Chapter Six discusses the environment.  I found this chapter particularly interesting.  Dreher demands that conservatives start paying attention to the environment and adopting conservationist policies.  He even acknowledges global warming, and quotes a conservative thinker (John Leo) who compares denial about global warming to tobacco company executives who deny the link between smoking and lung cancer.  I am laughing because I read An Inconvenient Truth last week, and Al Gore used the exact same argument!  Naturally I am 100% behind any and all policies that protect the environment, and I’m willing to overlook the motives or political beliefs of anyone who supports them too.  Every incremental change adds up to something positive, here, and we can’t afford to waste one single second arguing – we just have to ACT.  Look, Teddy Roosevelt and Herbert Hoover put most of our national parks into place, and it was Nixon who passed the Clean Air Act.  It doesn’t matter whether you’re liberal or conservative, you still have to breathe the air and drink the water, and it’s high time we started working together.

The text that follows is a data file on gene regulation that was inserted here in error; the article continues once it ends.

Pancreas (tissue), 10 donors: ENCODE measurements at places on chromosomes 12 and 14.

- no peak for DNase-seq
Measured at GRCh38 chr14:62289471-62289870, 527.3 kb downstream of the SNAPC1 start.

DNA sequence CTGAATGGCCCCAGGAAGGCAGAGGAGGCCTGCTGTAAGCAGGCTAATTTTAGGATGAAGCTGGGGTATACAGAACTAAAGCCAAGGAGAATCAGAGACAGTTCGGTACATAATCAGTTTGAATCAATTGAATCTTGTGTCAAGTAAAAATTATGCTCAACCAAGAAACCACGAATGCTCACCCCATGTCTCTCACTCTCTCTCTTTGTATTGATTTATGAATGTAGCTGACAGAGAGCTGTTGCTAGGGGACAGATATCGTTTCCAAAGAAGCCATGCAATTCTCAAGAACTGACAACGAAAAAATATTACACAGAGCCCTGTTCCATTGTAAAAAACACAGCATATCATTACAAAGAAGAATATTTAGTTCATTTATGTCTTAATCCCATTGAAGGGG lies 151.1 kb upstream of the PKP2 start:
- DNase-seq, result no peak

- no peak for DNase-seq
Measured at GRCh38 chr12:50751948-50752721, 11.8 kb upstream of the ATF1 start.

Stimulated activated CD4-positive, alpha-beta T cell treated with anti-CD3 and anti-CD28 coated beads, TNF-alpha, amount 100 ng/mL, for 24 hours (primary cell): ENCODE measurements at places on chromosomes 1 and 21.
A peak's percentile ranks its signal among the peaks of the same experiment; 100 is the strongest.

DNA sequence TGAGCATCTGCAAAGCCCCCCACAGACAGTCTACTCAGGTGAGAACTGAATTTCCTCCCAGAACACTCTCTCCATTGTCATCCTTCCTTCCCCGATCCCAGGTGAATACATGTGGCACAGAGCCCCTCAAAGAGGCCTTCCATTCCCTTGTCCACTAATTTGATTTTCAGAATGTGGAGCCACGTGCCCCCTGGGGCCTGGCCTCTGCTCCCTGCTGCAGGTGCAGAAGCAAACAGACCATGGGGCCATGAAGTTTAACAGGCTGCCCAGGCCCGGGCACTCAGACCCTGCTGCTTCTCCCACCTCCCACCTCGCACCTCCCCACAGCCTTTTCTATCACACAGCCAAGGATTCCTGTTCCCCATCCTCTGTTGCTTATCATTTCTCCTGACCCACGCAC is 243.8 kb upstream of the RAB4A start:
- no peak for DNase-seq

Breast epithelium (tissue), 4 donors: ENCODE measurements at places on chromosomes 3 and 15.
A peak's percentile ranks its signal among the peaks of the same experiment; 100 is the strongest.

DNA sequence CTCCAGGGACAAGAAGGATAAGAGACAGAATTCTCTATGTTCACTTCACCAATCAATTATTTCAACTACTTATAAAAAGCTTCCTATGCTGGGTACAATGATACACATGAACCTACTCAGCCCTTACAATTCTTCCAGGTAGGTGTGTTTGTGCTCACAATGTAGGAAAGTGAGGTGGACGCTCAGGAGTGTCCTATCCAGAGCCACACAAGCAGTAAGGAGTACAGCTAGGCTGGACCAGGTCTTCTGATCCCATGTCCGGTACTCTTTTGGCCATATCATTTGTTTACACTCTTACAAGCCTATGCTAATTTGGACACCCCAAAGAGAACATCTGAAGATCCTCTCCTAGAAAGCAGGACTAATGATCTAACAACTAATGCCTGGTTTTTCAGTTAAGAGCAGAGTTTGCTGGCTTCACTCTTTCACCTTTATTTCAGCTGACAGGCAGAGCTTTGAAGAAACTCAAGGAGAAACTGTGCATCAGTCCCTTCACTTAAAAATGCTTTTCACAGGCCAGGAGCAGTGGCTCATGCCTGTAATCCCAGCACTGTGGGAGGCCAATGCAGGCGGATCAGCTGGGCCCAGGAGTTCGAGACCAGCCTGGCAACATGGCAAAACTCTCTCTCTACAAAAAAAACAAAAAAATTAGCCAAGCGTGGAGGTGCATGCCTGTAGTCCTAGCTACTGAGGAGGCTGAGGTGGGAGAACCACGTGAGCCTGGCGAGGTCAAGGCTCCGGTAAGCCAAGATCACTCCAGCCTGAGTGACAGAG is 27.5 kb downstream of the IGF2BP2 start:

The book goes on to discuss religion.  This is a hard issue, because it’s the major dividing line between Us and Them (whoever you think Us is).  I believe I am a religious person, and that my spiritual beliefs inform every moment of my life.  I have made personal sacrifices to support my beliefs over and over again.  Yet I know I would be written off as a “semi-pagan” or worse, because I’m not a Christian and I’m not a member of any kind of official organized religion.  I support the right of anyone to live according to the spiritual beliefs that are most attractive, mostly because I believe, underneath, they all offer the same message.  Worship God, love your neighbor, be unrelentingly honest with yourself about your ego’s nasty tendencies, protect the weak, and do your best to support a happy life for others, including the creatures of the world.  I get nervous, though, when I read the word “tolerant” used in a somewhat pejorative sense, as in a church tolerating other forms of belief.  Christians tend to believe, like Muslims, that their religion is the only true path, and to me that’s a dangerous way to believe.  Herein lies the break.  Probably better not to talk about it too much.